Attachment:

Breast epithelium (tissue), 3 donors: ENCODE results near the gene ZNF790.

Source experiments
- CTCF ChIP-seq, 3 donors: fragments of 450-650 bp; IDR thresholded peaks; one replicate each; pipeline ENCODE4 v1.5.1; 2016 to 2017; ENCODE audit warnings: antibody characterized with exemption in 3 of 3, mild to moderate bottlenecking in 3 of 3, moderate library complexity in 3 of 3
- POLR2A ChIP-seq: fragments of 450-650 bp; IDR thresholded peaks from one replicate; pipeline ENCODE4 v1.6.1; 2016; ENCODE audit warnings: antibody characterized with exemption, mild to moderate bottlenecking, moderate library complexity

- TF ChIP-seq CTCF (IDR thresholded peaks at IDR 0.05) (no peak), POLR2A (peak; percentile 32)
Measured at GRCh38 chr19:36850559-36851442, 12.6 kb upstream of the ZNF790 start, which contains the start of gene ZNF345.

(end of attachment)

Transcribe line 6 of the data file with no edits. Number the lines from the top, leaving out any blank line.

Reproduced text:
Measured at GRCh38 chr19:36850559-36851442, 12.6 kb upstream of the ZNF790 start, which contains the start of gene ZNF345.